The literature I found points to experience, conditions present in the
patient's esophagus, procedures being performed during the endoscopy
and the type of equipment used.
This study finds that inexperience raises perforation rates:
Prospective audit of perforation rates following upper
gastrointestinal endoscopy in two regions of England," Quine MA, Bell
GD, McCloy RF, Matthews HR, Royal College of Surgeons, London, UK.
"After cardiopulmonary complications, perforation is the second most
important cause of complications following flexible upper
gastrointestinal endoscopy. A recent audit of 14,149 procedures
detected a perforation rate of 0.05 per cent (overall mortality rate
0.008 per cent) during diagnostic endoscopy, and a perforation rate of
2.6 per cent (overall mortality rate 1.0 per cent) following
oesophageal intubation or dilatation. The incidence of perforation
following both diagnostic and therapeutic upper gastrointestinal
endoscopy has not changed over the past 10 years. The risk factors are
numerous but this audit demonstrated that inexperience increases the
likelihood of perforation."
The American Society for Gastroinestinal Endoscopy says that
conditions present in the patient's espoghagus can cause problems:
"1) Predisposing factors to perforations include the presence of
anterior cervical osteophytes, Zenker's diverticulum, esophageal
strictures and malignancies."
You can find page, specifically the section on perforations here:
eMedicine Journal indicates that the rate of perforation varies
greatly depending on which, if any procedures were done in conjunction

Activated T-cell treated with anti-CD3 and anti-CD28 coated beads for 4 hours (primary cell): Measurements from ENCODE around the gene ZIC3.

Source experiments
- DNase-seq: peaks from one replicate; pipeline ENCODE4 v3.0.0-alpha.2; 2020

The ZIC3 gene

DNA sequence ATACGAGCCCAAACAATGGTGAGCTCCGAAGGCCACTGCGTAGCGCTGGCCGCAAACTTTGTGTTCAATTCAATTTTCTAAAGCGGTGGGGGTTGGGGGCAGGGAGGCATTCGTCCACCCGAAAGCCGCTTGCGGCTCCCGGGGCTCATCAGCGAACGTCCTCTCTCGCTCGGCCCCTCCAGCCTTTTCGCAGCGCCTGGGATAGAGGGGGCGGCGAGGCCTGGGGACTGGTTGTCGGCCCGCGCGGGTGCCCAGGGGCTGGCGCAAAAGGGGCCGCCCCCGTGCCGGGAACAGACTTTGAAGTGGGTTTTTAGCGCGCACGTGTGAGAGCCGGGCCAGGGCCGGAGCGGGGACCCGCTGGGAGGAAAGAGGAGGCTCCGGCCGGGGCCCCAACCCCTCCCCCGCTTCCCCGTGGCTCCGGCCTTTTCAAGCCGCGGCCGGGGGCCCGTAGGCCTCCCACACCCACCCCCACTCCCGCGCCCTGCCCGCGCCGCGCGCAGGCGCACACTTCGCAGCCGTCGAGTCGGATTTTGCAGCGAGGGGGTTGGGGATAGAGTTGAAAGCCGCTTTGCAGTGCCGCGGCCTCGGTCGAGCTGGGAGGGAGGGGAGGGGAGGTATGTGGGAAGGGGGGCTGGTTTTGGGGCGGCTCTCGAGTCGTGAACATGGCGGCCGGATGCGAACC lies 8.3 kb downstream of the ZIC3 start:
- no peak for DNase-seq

with the endoscopy:
Medical instrumentation of the esophagus is the most common cause of
perforation, while spontaneous esophageal rupture is rare. In one
series of esophageal rupture, 48% of ruptures were iatrogenic, 33%
were caused by external trauma, and 8% were spontaneous.
Esophagogastroduodenoscopy is the most common procedure instrumenting
the esophagus. Risk of perforation with diagnostic
esophagogastroduodenoscopy is extremely low (0.03%). The risk of
perforation is increased when therapeutic procedures are performed at
the time of endoscopy."
You can find the full explanation here:
Dr. Minocha, Professor of Medicine and Director, Division of Digestive
Diseases at the University of Mississippi Medical Center says,
"Esophageal perforation due to endoscopy is rare and depends on the
type of endoscope and intervention used. Rigid endoscopes scopes have
higher risk (0.1-1.9%) than the flexible endoscopes (0.007-0.15%)."
Hope that gives you what you were looking for. I'd be happy to provide
clarification on my answer, though please bear in mind I am not a